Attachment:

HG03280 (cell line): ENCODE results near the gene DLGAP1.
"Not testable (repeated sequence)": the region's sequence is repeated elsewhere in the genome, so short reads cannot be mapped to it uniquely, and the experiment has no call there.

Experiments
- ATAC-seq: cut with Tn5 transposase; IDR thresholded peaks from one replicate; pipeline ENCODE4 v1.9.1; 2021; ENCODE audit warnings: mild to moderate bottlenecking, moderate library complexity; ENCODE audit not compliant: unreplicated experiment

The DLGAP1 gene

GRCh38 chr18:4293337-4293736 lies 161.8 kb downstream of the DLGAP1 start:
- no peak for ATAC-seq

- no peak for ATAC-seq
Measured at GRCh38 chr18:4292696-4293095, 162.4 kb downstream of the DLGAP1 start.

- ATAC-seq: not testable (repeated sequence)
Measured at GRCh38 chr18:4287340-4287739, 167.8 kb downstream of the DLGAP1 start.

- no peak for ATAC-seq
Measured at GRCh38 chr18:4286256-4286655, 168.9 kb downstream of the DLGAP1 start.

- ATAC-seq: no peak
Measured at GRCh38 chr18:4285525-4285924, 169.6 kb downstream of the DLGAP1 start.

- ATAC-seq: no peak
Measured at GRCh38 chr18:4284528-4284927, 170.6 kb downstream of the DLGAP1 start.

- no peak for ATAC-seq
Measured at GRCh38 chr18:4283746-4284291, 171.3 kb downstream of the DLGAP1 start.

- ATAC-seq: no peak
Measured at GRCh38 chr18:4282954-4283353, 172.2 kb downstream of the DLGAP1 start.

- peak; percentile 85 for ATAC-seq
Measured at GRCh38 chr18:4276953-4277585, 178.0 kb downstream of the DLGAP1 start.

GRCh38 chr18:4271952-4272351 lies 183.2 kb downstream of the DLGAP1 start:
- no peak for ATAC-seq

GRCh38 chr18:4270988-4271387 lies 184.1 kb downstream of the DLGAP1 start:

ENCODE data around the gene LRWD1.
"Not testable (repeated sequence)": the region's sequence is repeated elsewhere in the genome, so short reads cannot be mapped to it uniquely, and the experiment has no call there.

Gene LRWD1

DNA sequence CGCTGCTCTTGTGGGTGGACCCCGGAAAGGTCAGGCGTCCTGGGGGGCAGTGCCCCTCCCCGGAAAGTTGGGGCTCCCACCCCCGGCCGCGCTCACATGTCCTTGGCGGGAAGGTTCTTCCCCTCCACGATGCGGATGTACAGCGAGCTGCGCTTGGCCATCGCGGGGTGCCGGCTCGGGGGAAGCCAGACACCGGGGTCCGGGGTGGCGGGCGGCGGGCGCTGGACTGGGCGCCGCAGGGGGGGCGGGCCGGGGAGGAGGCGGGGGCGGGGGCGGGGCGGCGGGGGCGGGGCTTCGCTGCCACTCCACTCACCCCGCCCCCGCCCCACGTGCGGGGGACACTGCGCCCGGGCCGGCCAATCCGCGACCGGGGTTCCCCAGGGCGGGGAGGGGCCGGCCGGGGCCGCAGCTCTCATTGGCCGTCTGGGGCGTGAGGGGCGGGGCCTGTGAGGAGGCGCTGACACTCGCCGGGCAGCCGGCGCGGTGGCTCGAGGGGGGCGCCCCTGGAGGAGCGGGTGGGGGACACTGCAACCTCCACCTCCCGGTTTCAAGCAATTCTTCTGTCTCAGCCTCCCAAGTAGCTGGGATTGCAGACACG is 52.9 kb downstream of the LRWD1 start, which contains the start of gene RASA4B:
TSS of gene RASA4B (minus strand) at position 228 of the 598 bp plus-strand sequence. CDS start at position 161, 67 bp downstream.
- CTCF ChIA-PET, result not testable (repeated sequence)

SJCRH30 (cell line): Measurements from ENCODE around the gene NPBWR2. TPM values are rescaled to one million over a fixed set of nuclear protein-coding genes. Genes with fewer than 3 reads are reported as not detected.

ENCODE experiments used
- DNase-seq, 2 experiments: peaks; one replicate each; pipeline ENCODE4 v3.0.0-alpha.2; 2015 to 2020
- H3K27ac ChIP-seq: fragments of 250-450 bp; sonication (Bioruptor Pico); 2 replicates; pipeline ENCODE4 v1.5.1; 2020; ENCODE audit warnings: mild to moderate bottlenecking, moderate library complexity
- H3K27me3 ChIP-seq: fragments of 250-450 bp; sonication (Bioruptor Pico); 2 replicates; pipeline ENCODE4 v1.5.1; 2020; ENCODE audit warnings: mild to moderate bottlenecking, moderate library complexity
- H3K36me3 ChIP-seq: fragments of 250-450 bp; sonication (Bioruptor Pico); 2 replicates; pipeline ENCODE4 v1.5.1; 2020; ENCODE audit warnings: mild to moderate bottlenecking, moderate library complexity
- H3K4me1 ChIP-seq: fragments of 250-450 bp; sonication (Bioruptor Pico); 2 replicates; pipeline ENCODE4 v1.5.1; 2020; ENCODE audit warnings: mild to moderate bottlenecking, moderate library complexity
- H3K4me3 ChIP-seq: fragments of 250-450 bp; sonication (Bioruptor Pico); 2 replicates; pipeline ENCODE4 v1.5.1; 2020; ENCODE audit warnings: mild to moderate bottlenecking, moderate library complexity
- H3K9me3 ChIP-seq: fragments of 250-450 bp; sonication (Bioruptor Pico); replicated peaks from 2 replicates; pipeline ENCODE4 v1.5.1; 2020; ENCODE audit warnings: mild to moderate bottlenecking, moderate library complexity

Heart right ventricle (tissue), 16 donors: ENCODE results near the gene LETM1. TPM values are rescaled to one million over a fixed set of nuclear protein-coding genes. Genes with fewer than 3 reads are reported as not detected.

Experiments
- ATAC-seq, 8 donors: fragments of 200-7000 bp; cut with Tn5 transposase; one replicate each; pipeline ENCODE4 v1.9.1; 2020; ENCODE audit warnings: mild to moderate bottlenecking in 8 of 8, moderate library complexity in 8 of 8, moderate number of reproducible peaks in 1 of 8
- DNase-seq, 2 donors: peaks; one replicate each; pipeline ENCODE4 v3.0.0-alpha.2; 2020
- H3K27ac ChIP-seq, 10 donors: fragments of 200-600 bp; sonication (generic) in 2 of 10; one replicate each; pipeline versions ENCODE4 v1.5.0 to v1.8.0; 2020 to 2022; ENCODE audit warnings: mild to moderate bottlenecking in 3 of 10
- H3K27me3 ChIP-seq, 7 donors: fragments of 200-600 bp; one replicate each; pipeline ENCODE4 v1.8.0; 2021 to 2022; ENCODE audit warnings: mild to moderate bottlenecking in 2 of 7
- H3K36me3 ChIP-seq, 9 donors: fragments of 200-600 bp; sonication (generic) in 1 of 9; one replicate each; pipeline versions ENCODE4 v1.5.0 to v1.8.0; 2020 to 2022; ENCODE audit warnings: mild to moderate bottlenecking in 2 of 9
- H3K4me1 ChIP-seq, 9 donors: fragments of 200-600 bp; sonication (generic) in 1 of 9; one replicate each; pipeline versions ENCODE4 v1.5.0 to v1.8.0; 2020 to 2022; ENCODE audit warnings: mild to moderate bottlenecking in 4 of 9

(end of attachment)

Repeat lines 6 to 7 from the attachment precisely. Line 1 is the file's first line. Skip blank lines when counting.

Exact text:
GRCh38 chr18:4293337-4293736 lies 161.8 kb downstream of the DLGAP1 start:
- no peak for ATAC-seq